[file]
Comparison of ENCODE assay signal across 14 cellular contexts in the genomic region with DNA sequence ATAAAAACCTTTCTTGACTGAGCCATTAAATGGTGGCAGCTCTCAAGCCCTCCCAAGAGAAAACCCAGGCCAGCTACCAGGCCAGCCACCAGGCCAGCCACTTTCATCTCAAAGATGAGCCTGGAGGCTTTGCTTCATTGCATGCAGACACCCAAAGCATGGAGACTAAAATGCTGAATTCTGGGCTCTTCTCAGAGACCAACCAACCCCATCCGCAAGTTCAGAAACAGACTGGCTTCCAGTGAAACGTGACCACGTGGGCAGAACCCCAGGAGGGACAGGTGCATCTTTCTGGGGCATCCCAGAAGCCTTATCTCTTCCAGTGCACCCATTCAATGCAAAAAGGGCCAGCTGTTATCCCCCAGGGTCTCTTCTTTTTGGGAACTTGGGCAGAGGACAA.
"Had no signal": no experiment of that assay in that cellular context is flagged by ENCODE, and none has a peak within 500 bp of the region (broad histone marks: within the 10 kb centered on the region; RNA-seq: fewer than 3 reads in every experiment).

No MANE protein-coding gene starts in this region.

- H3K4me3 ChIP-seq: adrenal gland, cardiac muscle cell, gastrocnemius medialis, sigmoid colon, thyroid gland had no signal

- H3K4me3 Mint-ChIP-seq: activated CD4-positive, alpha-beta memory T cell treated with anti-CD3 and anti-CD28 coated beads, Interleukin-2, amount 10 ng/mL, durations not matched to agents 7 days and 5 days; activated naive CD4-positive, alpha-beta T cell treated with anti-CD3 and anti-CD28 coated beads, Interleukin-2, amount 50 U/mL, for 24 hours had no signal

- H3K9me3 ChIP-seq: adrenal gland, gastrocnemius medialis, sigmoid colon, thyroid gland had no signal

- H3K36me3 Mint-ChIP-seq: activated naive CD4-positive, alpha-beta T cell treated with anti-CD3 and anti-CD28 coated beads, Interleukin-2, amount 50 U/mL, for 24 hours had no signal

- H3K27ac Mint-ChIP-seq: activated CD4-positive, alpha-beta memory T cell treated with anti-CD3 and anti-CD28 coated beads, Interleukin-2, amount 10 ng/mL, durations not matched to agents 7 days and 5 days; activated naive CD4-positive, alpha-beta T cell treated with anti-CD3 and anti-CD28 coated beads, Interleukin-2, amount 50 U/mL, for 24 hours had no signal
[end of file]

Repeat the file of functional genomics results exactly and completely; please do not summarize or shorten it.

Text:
Comparison of ENCODE assay signal across 14 cellular contexts in the genomic region with DNA sequence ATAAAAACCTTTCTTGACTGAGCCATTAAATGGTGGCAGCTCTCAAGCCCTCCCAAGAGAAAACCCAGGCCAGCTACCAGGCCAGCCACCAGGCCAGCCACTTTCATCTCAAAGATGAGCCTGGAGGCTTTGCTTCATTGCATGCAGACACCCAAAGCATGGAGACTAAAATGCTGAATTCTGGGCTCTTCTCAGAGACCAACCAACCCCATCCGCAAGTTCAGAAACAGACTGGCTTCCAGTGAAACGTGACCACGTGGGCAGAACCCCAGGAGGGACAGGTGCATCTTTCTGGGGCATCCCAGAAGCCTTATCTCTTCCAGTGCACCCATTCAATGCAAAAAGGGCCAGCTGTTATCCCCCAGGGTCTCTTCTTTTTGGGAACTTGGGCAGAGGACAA.
"Had no signal": no experiment of that assay in that cellular context is flagged by ENCODE, and none has a peak within 500 bp of the region (broad histone marks: within the 10 kb centered on the region; RNA-seq: fewer than 3 reads in every experiment).

No MANE protein-coding gene starts in this region.

- H3K4me3 ChIP-seq: adrenal gland, cardiac muscle cell, gastrocnemius medialis, sigmoid colon, thyroid gland had no signal

- H3K4me3 Mint-ChIP-seq: activated CD4-positive, alpha-beta memory T cell treated with anti-CD3 and anti-CD28 coated beads, Interleukin-2, amount 10 ng/mL, durations not matched to agents 7 days and 5 days; activated naive CD4-positive, alpha-beta T cell treated with anti-CD3 and anti-CD28 coated beads, Interleukin-2, amount 50 U/mL, for 24 hours had no signal

- H3K9me3 ChIP-seq: adrenal gland, gastrocnemius medialis, sigmoid colon, thyroid gland had no signal

- H3K36me3 Mint-ChIP-seq: activated naive CD4-positive, alpha-beta T cell treated with anti-CD3 and anti-CD28 coated beads, Interleukin-2, amount 50 U/mL, for 24 hours had no signal

- H3K27ac Mint-ChIP-seq: activated CD4-positive, alpha-beta memory T cell treated with anti-CD3 and anti-CD28 coated beads, Interleukin-2, amount 10 ng/mL, durations not matched to agents 7 days and 5 days; activated naive CD4-positive, alpha-beta T cell treated with anti-CD3 and anti-CD28 coated beads, Interleukin-2, amount 50 U/mL, for 24 hours had no signal